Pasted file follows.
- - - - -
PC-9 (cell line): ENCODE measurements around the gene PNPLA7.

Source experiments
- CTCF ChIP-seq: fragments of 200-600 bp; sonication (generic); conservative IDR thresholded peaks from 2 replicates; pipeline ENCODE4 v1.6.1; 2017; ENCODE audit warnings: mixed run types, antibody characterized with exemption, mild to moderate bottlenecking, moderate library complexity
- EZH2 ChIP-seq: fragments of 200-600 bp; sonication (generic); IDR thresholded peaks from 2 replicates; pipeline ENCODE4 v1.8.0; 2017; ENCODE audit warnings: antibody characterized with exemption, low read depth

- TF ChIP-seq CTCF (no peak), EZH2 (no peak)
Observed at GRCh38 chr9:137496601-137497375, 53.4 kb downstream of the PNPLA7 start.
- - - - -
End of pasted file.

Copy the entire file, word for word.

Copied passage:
PC-9 (cell line): ENCODE measurements around the gene PNPLA7.

Source experiments
- CTCF ChIP-seq: fragments of 200-600 bp; sonication (generic); conservative IDR thresholded peaks from 2 replicates; pipeline ENCODE4 v1.6.1; 2017; ENCODE audit warnings: mixed run types, antibody characterized with exemption, mild to moderate bottlenecking, moderate library complexity
- EZH2 ChIP-seq: fragments of 200-600 bp; sonication (generic); IDR thresholded peaks from 2 replicates; pipeline ENCODE4 v1.8.0; 2017; ENCODE audit warnings: antibody characterized with exemption, low read depth

- TF ChIP-seq CTCF (no peak), EZH2 (no peak)
Observed at GRCh38 chr9:137496601-137497375, 53.4 kb downstream of the PNPLA7 start.